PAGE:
Whitewall’s proximity to Marama’s Fell is hardly the only threat Whitewall faces. The greatest risk of all, however, the one the Syndics fret about in their private moments, is an attack by a behemoth from the nearby Wyld zone. As creatures of chaos, often shaped by the will of Fair Folk, behemoths at times possess abilities that make them threats even to a city like Whitewall.
The wall of Whitewall, though ancient and supernaturally sturdy, could potentially fall before a substantial enough attack, and the First Age techniques that built the wall are not practical in the Second Age. Without the great wall to protect Whitewall, the city would be doomed.
The Fair Folk regularly launch new, strange behemoths against Creation’s cities. Whitewall, as one of the best protected and nearest to a significant Freehold, often gets the brunt of these bizarre attacks. To deal with the threat of behemoths, then, Whitewall keeps constant vigil against approaching monstrosities and sends its most powerful guardians out to intercept such beasts before they can evenreach the city. These parties are almost always composed of the Exalted. In recent years, they’ve been bands of outcaste Terrestrials led by the Solar Macha Pethisdotter, and they’ve slain over 10 behemoths, the closest only 100 yards from the city’s gates. Most such attacks take place in the winter when patrolling is more difficult and the Fair Folk have a greater chance to catch the monster hunters once they’ve become bogged down in the snow.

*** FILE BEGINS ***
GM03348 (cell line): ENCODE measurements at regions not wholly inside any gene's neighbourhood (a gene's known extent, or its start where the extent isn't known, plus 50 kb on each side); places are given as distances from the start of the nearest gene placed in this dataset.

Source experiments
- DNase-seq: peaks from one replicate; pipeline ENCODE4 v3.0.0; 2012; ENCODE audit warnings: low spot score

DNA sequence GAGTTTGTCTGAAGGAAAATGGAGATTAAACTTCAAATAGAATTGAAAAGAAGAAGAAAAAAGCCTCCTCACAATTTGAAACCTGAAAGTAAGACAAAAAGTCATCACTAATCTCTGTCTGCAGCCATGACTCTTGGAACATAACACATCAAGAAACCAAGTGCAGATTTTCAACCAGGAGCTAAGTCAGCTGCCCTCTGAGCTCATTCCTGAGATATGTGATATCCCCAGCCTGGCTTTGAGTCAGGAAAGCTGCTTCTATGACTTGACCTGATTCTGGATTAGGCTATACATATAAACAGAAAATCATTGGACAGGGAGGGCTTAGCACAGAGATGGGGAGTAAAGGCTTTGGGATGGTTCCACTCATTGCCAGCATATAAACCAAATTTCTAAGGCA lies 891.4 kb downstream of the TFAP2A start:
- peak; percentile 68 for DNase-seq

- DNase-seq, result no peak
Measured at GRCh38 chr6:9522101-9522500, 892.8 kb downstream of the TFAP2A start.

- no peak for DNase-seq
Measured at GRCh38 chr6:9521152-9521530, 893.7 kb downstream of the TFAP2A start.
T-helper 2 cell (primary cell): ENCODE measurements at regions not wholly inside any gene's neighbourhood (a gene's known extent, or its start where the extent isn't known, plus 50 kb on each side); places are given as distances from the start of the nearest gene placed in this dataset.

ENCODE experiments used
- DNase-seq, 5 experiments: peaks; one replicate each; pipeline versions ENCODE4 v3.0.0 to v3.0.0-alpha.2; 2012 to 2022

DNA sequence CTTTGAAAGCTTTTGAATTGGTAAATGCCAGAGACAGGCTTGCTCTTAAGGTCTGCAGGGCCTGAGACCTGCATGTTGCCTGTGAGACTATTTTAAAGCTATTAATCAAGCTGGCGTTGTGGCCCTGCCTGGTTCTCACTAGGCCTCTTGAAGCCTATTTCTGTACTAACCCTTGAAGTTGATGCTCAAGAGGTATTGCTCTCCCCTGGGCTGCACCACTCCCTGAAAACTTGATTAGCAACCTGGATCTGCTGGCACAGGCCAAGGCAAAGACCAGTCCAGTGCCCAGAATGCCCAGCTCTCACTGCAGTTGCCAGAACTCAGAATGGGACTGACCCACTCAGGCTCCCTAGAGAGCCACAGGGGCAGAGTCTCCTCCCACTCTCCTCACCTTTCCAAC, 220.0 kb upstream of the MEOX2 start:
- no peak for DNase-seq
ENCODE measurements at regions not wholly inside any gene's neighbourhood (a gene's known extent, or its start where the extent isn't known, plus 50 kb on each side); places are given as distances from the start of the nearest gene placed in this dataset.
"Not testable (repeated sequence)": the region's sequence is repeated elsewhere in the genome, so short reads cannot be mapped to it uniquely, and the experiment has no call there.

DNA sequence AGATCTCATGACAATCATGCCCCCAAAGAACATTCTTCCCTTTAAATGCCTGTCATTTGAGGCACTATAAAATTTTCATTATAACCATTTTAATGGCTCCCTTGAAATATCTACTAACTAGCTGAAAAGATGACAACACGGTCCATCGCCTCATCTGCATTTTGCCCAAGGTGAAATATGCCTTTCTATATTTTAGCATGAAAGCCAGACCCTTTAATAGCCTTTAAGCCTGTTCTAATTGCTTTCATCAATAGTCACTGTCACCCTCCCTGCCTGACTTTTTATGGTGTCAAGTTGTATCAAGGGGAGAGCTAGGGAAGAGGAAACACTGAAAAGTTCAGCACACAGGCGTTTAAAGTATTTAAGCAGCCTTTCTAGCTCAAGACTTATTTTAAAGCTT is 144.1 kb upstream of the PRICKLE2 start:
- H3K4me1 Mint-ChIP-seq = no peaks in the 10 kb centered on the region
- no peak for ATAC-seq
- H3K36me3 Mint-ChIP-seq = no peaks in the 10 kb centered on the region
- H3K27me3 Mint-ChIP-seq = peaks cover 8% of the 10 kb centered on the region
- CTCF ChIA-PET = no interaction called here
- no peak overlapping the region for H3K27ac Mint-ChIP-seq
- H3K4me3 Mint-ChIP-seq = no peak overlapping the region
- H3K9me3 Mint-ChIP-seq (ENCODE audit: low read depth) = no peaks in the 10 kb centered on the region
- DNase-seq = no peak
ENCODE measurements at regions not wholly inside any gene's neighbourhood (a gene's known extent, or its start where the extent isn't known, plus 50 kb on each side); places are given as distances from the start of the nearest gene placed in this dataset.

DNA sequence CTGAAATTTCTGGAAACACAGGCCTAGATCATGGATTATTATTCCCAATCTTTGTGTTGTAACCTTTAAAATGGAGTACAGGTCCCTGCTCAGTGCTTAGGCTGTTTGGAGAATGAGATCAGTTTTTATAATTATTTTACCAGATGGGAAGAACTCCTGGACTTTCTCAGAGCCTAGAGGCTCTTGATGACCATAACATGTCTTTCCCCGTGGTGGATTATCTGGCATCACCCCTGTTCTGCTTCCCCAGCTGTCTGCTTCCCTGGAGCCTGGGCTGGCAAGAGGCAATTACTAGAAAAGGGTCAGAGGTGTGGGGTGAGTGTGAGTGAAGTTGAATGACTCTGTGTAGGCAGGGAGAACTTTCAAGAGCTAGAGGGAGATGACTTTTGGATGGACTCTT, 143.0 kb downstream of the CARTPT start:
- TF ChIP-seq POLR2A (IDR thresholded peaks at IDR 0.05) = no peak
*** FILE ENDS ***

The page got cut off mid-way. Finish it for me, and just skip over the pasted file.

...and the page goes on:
In recent months, the Fair Folk’s most accomplished sculptor of behemoths has been promising his people something truly spectacular, although he has yet to unleash it against Creation. In Whitewall, monitoring the lands around the city are among the most serious duties a citizen can undertake.
SECRETS OF WHITEWALL
WHITEWALL IN THE PRESENT